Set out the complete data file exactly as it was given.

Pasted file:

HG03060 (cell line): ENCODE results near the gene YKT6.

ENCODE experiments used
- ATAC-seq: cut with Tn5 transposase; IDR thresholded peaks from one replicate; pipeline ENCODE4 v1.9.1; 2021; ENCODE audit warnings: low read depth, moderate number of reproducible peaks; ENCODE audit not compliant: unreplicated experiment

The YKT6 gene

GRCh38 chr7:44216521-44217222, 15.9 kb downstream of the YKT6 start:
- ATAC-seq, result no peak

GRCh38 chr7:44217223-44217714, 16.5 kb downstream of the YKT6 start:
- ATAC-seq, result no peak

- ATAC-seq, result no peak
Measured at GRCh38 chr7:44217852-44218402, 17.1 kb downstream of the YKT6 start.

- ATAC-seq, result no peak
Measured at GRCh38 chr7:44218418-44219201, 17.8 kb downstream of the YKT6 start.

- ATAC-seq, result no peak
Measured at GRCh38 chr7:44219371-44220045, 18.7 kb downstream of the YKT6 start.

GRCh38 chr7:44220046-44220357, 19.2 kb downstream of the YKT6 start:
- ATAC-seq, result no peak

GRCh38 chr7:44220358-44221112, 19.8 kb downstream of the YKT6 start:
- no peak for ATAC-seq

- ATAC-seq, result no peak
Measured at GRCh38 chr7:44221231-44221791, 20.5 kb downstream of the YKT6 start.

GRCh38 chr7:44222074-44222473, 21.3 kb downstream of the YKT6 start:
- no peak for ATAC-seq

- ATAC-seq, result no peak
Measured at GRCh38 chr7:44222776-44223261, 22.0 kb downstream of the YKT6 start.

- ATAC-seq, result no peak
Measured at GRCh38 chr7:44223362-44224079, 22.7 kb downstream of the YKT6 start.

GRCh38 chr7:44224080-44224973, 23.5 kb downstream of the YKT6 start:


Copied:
HG03060 (cell line): ENCODE results near the gene YKT6.

ENCODE experiments used
- ATAC-seq: cut with Tn5 transposase; IDR thresholded peaks from one replicate; pipeline ENCODE4 v1.9.1; 2021; ENCODE audit warnings: low read depth, moderate number of reproducible peaks; ENCODE audit not compliant: unreplicated experiment

The YKT6 gene

GRCh38 chr7:44216521-44217222, 15.9 kb downstream of the YKT6 start:
- ATAC-seq, result no peak

GRCh38 chr7:44217223-44217714, 16.5 kb downstream of the YKT6 start:
- ATAC-seq, result no peak

- ATAC-seq, result no peak
Measured at GRCh38 chr7:44217852-44218402, 17.1 kb downstream of the YKT6 start.

- ATAC-seq, result no peak
Measured at GRCh38 chr7:44218418-44219201, 17.8 kb downstream of the YKT6 start.

- ATAC-seq, result no peak
Measured at GRCh38 chr7:44219371-44220045, 18.7 kb downstream of the YKT6 start.

GRCh38 chr7:44220046-44220357, 19.2 kb downstream of the YKT6 start:
- ATAC-seq, result no peak

GRCh38 chr7:44220358-44221112, 19.8 kb downstream of the YKT6 start:
- no peak for ATAC-seq

- ATAC-seq, result no peak
Measured at GRCh38 chr7:44221231-44221791, 20.5 kb downstream of the YKT6 start.

GRCh38 chr7:44222074-44222473, 21.3 kb downstream of the YKT6 start:
- no peak for ATAC-seq

- ATAC-seq, result no peak
Measured at GRCh38 chr7:44222776-44223261, 22.0 kb downstream of the YKT6 start.

- ATAC-seq, result no peak
Measured at GRCh38 chr7:44223362-44224079, 22.7 kb downstream of the YKT6 start.

GRCh38 chr7:44224080-44224973, 23.5 kb downstream of the YKT6 start: